There may be times when you want to be sure that a group of operations is performed without switching threads. For example, if you have a utility paragraph that does a series of math operations on a data item, you will not want to begin that paragraph and then switch to another thread if another thread uses that data item. In this case, you can use the LOCK THREAD statement to ensure that a series of operations are all accomplished together. For example:
PARA-1. LOCK THREAD ADD DATA-1 TO DATA-2 IF DATA-2 > DATA-2-DIV-LIMIT MOVE DATA-2-DIV-LIMIT TO DATA-2 COMPUTE DATA-2 = DATA-2 / DATA-3 UNLOCK THREAD.
The LOCK THREAD statement ensures that no other thread executes. This condition remains in effect until the thread is unlocked (with UNLOCK THREAD) or the thread terminates. In the preceding example, if the LOCK THREAD was omitted, another thread referencing DATA-2 could see its value after the ADD but before the COMPUTE. This could be a value that is not meaningful.
A thread can have more than one lock. Each time a LOCK THREAD statement executes in the thread, the number of locks held by that thread increases by one. To allow other threads to run again, an equal number of UNLOCK THREAD statements must also execute. Each UNLOCK THREAD statement removes the last lock applied to the thread. This capability allows a thread to lock itself, call a subroutine that also locks itself, and remain locked after that subroutines unlocks itself.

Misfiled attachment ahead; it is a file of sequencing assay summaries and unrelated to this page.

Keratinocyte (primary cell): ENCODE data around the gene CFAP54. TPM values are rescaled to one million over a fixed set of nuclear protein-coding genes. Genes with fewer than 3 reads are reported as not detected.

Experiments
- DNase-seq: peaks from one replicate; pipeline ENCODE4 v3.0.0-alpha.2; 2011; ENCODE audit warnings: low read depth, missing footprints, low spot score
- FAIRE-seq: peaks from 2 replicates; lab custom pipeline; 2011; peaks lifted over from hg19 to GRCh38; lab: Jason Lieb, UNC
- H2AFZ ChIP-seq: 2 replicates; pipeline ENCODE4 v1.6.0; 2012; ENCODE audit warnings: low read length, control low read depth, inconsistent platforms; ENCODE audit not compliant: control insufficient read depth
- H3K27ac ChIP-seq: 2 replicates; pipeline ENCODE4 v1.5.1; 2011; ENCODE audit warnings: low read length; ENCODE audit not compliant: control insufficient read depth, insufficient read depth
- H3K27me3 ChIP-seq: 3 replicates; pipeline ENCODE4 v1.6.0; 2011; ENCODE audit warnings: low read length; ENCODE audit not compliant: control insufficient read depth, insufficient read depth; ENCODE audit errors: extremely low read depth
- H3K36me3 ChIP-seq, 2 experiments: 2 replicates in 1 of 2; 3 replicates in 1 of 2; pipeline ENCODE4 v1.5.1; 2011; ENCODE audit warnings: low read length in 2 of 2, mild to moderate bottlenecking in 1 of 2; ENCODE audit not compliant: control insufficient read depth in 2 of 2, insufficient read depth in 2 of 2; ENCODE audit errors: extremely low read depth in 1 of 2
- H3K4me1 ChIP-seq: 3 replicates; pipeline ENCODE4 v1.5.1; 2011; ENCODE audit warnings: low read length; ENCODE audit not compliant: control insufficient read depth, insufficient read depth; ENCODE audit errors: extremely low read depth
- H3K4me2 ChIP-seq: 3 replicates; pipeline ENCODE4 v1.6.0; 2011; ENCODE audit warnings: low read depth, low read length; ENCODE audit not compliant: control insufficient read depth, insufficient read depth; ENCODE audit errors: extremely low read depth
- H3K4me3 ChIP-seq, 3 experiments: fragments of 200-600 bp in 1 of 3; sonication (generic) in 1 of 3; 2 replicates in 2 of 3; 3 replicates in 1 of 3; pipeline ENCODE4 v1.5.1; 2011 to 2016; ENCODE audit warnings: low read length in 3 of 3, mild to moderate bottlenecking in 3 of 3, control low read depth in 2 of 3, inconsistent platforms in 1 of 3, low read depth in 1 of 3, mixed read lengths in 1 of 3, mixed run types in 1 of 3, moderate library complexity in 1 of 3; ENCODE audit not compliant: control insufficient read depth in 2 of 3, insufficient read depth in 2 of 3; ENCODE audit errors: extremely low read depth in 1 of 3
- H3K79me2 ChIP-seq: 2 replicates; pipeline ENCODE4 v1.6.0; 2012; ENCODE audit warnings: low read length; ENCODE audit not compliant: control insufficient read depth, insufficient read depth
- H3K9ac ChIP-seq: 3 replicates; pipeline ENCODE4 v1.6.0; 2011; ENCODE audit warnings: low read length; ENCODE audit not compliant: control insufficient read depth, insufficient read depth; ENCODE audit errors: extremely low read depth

The data sharing aspect of threads is very powerful. However, ensuring that the data are always consistent can be a difficult programming problem. When writing multithreaded programs, you should strive to share data in a well-defined manner to minimize this problem. The best way to do this is to share as little data as possible and to be clear when each thread is allowed to use that data.